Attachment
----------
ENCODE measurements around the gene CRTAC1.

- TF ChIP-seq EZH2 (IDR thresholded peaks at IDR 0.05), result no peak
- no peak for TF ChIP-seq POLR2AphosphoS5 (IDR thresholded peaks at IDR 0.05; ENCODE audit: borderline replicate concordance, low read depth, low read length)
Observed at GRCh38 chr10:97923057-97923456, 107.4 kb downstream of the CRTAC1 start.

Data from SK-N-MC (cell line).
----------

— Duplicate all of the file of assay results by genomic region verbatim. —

ENCODE measurements around the gene CRTAC1.

- TF ChIP-seq EZH2 (IDR thresholded peaks at IDR 0.05), result no peak
- no peak for TF ChIP-seq POLR2AphosphoS5 (IDR thresholded peaks at IDR 0.05; ENCODE audit: borderline replicate concordance, low read depth, low read length)
Observed at GRCh38 chr10:97923057-97923456, 107.4 kb downstream of the CRTAC1 start.

Data from SK-N-MC (cell line).